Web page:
New mechanisms underpinning proteasome assembly discovered
Published on 18 July 2022
Researchers from Adrien Rousseau’s lab in the MRC Protein Phosphorylation and Ubiquitylation Unit at the University of Dundee, Scotland, have identified mechanisms contributing to the stress-induced increase in proteasome abundance using yeast.
Researchers from Adrien Rousseau’s lab in the MRC Protein Phosphorylation and Ubiquitylation Unit at the University of Dundee, Scotland, have identified mechanisms contributing to the stress-induced increase in proteasome abundance using yeast. This new study is now published in Nature Cell Biology.
When cells are stressed, they initiate stress responses in order to survive. These responses vary with the stress, but typically involve widespread turnover of the proteome. Proteins which are either damaged or no longer required are degraded, while proteins used by the cell to fight against the stress are rapidly produced. Increasing protein degradation increases the pool of free amino acids, used to produce stress response proteins, and removes potentially harmful damaged proteins. Cells increase protein degradation, in part, by increasing proteasome abundance. Cancer cells, which are subject to multiple stresses, often have high levels of proteasomes, while age-related diseases frequently see reduced proteasome levels and a corresponding increase in damaged proteins.
Prior to starting his research group at the MRC PPU, Adrien Rousseau identified a protein kinase, Mpk1, which, when activated, acts to increase proteasome assembly. Mpk1 does this by increasing the translation of proteasome assembly chaperones, which then in turn help construct more proteasomes. Exactly how this increase in translation occurred remained mysterious. The Rousseau Lab has recently identified that actin remodelling controls the translation of these proteasome assembly chaperones.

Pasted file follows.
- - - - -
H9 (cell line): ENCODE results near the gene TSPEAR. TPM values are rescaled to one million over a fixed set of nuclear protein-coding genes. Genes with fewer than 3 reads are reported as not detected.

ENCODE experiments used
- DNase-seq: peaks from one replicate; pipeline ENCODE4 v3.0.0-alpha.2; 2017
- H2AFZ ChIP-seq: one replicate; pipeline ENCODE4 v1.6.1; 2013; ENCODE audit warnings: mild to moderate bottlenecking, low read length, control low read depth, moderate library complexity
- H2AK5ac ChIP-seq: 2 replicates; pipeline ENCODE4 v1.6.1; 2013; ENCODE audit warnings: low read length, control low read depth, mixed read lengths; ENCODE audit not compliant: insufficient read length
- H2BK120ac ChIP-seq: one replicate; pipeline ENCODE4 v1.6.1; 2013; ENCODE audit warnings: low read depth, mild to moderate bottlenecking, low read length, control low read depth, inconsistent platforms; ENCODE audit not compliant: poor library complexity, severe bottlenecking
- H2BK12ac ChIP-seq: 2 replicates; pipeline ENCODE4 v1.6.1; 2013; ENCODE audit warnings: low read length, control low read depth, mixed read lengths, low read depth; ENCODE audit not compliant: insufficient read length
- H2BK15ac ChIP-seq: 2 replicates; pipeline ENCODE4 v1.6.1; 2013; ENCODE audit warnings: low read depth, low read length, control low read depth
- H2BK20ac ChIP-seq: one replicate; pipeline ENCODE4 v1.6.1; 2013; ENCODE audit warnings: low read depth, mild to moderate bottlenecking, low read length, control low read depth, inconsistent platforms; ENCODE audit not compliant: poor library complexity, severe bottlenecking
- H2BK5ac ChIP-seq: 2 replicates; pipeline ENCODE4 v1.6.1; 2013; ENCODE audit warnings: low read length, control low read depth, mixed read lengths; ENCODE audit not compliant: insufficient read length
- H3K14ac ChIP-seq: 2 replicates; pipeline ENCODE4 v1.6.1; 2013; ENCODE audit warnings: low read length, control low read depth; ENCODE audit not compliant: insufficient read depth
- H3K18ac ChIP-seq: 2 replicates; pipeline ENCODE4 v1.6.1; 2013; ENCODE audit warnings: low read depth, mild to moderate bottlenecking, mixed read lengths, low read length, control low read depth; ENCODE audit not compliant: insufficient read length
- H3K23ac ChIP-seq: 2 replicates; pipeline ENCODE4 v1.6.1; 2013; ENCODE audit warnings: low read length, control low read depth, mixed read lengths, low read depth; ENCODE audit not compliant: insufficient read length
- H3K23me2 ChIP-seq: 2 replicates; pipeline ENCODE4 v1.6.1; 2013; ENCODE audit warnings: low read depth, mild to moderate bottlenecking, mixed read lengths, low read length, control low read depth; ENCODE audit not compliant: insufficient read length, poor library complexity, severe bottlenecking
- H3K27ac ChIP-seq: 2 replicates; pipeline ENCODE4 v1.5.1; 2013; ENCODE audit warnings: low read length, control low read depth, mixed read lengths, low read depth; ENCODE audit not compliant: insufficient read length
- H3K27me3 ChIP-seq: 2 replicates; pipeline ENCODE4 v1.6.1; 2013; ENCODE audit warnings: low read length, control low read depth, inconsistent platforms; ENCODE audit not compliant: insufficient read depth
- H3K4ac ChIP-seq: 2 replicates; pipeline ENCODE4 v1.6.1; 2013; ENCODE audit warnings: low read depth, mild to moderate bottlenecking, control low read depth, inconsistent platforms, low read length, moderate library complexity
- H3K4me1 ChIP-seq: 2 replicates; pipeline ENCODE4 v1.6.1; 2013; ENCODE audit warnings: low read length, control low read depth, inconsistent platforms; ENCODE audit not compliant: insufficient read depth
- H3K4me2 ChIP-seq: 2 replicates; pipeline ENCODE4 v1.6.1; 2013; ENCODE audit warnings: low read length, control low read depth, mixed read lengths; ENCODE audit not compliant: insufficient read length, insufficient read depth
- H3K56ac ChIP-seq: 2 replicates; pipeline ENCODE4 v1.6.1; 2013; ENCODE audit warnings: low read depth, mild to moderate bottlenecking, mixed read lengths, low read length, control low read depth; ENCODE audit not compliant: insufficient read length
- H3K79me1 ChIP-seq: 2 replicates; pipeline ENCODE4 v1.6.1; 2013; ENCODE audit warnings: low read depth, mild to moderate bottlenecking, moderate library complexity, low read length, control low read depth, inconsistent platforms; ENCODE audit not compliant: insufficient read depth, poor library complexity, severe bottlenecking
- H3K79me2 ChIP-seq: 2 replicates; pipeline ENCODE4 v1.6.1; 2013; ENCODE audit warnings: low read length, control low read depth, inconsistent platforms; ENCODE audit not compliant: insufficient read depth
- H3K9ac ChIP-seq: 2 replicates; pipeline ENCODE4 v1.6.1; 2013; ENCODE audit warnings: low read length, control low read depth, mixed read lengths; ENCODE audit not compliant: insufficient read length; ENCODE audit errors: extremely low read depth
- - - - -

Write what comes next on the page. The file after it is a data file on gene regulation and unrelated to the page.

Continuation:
Adrien and a visiting masters student, Roberta Cacioppo, hypothesised that proteins bound to proteasome assembly chaperone mRNA would help increase their translation following stress. To test this hypothesis, they performed a mass spectrometry screen in yeast with Houjiang Zhou to identify proteins bound to translating proteasome assembly chaperone mRNA. One of the proteins they identified, endocytic protein Ede1, does exactly that. This unexpected discovery required further mechanistic dissection.
To determine how Ede1 contributes to mRNA translation, postdoctoral research associate Tom Williams performed further screening and characterisation using high-resolution microscopy, genetic screening, and mRNA localisation and cytoskeletal manipulations. Using these techniques, additional proteins which are important for Ede1’s interaction with the mRNA were found and the team showed that Ede1 recruits mRNA to highly branched actin structures, termed cortical actin patches. This recruitment happens when the actin cytoskeleton is disrupted, a frequent early response to stress. Recruitment to cortical actin patches is critical for increased mRNA translation. Tom was able to bypass the requirement for Ede1 by tethering proteasome assembly chaperone mRNA directly to the cortical actin patch, revealing Ede1’s role in their translation.
The team is now investigating further mechanisms of proteasome assembly chaperone mRNA localisation and translation initiation signals, and retains an interest in identifying further mRNAs that may be translated at highly branched actin structures.